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    Modern Numismatics

    Louis Golino has been a collector of American and world coins since childhood and has written about coins since 2009. He writes about modern coins and other numismatic issues for Coin World. He is a founding member of the Modern Coin Forum.

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  • 100 Greatest Women on Coins Coming Soon

    In September Whitman Publishing will release a delightful and extraordinary new book in its “100 greatest” series by award-winning numismatic writer Ron Guth called 100 Greatest Women on Coins.

    Mr. Guth was inspired to write the book after becoming interested in suffragist Alice Paul and taking an online course in 2013 on the history of American women.  Those experiences made him curious about women that have appeared on coins, and more specifically, how many women have appeared on coins since a list of them could help collectors put together women-focused collections.

    After compiling his own list of over 600 women that have appeared on coins throughout history, he contacted Charmy Harker, a dealer who is president of Women in Numismatics (WIN), and asked the members of that organization to select 100 women from his larger list and rank them by importance or interest.

    That effort produced the list that formed the basis for his book.  The women covered in it fall into four categories: “real (or actual) women; goddesses; allegorical women, who represent an idea, concept, or nationality; and women in art.”

    Each of the 100 women he discusses is represented with beautiful color images of at least one coin that depicts them, a photograph of the individual, and a brief discussion of the woman and what made her unique or outstanding.  He also includes a short description of how difficult it is to acquire coins that bear her image.

    The first ten women, who include figures such as Mary, the mother of Jesus, Hellen Keller, Mother Theresa, Susan B. Anthony, and Cleopatra, each receive a longer essay than the other 90 women. 

    He notes that the women covered in the book, including the top ten, reflect the personal preferences of the 18 members of WIN who responded to his request and that they tended to prefer real women, American women, and religious women.  Future editions, as he explains, are likely to cover different women as the voting base expands and changes, and that would be a welcome improvement in my view.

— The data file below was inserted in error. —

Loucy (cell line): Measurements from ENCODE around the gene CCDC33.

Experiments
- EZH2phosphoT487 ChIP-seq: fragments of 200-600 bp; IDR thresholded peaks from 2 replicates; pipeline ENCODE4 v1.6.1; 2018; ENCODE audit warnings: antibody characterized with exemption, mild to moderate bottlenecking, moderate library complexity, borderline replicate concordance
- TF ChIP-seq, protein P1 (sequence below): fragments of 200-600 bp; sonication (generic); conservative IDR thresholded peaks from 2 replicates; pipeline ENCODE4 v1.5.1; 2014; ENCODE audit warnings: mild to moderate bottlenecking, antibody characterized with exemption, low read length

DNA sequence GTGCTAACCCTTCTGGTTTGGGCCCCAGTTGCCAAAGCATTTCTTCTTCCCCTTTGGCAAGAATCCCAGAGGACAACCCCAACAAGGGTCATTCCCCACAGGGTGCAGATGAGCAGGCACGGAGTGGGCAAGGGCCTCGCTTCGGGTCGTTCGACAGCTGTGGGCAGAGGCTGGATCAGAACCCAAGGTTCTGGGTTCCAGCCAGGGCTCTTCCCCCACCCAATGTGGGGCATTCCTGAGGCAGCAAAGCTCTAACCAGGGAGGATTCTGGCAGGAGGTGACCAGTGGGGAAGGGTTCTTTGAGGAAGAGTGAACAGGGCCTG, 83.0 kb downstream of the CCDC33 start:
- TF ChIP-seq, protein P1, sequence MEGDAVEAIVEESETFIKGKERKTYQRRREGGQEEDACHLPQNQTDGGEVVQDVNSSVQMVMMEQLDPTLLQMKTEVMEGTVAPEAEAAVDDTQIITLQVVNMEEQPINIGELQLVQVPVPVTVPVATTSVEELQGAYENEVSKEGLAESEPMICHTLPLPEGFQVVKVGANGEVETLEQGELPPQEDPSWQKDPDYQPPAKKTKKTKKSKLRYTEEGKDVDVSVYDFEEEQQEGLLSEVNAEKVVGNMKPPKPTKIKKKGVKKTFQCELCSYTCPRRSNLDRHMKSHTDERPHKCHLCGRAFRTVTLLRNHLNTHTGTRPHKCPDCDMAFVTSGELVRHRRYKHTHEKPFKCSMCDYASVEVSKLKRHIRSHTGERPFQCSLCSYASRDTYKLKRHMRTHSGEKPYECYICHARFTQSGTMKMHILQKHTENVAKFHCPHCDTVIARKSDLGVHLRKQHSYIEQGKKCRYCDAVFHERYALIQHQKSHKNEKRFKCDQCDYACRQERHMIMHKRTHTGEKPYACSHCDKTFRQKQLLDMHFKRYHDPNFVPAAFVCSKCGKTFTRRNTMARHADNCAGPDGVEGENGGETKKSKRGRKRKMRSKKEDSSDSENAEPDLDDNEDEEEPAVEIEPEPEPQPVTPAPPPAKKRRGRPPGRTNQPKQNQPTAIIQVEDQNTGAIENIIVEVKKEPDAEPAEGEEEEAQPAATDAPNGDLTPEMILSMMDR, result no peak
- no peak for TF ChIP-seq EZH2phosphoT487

This is a terrific book for several reasons. 

    First, his pithy essays on each woman are informative and a joy to read.  And they underscore the important and often not well-known role women have played in history and their accomplishments in every field of human endeavor.

    Second, the photographs of the coins and the women are a stunning collection you will not find anywhere else.

    Third, the book will stimulate you interest and leave you wanting to know more about the women and eager to acquire some of the coins or start a new collection.  Guth helpfully includes suggestions for doing all of those things with his bibliography and information for collecting.

    The hobby still tends to be dominated by men, though among the younger generations there is a greater prevalence of women.  As Charmy Harker notes in her foreword, the book may help “inspire more women to become interested in numismatics.”  That goal may also get a boost from the Secretary of the Treasury’s plan to put a real American woman on the $10 bill by 2020.  

    In the next edition Mr. Guth may wish to consider including some of the recent Greek goddess coins from the Perth and New Zealand Mints, which offer an alternative to ancient coins with their images. 

    In addition, I would recommend covering Britannia and Marianne individually since they have appeared on so many British and French coins, and showing both classic and modern coins with their image, and doing the same with Lady Liberty now that we also have a modern version.  In fact, whenever possible it would be great to see one old and one modern coin on each subject.